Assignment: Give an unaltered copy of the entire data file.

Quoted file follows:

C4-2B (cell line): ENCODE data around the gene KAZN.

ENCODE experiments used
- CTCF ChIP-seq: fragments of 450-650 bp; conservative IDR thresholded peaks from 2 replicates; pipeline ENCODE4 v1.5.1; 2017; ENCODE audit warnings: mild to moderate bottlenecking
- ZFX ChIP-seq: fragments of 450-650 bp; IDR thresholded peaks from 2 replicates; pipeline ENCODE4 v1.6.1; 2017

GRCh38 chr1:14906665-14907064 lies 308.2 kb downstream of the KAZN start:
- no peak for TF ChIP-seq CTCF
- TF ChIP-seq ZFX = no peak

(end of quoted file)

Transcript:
C4-2B (cell line): ENCODE data around the gene KAZN.

ENCODE experiments used
- CTCF ChIP-seq: fragments of 450-650 bp; conservative IDR thresholded peaks from 2 replicates; pipeline ENCODE4 v1.5.1; 2017; ENCODE audit warnings: mild to moderate bottlenecking
- ZFX ChIP-seq: fragments of 450-650 bp; IDR thresholded peaks from 2 replicates; pipeline ENCODE4 v1.6.1; 2017

GRCh38 chr1:14906665-14907064 lies 308.2 kb downstream of the KAZN start:
- no peak for TF ChIP-seq CTCF
- TF ChIP-seq ZFX = no peak